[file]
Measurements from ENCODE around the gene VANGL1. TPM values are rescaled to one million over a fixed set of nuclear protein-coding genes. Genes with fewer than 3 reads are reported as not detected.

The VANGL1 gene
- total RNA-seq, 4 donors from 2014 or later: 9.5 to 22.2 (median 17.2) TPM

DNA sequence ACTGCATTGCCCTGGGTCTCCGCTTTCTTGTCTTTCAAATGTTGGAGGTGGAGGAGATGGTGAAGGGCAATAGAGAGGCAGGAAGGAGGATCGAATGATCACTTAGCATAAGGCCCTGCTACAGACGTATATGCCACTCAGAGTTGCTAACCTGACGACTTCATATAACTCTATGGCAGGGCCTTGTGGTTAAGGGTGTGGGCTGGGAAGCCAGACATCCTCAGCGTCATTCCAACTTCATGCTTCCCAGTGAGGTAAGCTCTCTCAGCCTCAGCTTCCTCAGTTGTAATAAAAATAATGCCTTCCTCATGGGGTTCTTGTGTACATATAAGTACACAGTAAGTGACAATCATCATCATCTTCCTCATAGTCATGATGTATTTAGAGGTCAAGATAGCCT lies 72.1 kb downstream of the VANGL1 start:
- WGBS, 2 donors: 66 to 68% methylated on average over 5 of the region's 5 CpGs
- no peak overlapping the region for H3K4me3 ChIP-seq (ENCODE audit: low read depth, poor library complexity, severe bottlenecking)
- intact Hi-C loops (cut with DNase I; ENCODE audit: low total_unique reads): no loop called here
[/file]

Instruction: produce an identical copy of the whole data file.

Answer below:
Measurements from ENCODE around the gene VANGL1. TPM values are rescaled to one million over a fixed set of nuclear protein-coding genes. Genes with fewer than 3 reads are reported as not detected.

The VANGL1 gene
- total RNA-seq, 4 donors from 2014 or later: 9.5 to 22.2 (median 17.2) TPM

DNA sequence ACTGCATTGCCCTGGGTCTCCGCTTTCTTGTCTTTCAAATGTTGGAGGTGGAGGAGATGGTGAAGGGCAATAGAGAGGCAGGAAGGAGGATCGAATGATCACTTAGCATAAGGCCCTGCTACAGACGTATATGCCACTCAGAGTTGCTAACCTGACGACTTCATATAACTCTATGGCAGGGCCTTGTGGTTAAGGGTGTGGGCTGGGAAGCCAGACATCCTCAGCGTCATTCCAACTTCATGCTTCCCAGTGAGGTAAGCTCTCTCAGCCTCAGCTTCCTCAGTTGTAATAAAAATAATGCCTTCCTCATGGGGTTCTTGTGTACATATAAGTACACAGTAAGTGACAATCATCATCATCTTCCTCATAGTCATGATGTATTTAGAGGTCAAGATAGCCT lies 72.1 kb downstream of the VANGL1 start:
- WGBS, 2 donors: 66 to 68% methylated on average over 5 of the region's 5 CpGs
- no peak overlapping the region for H3K4me3 ChIP-seq (ENCODE audit: low read depth, poor library complexity, severe bottlenecking)
- intact Hi-C loops (cut with DNase I; ENCODE audit: low total_unique reads): no loop called here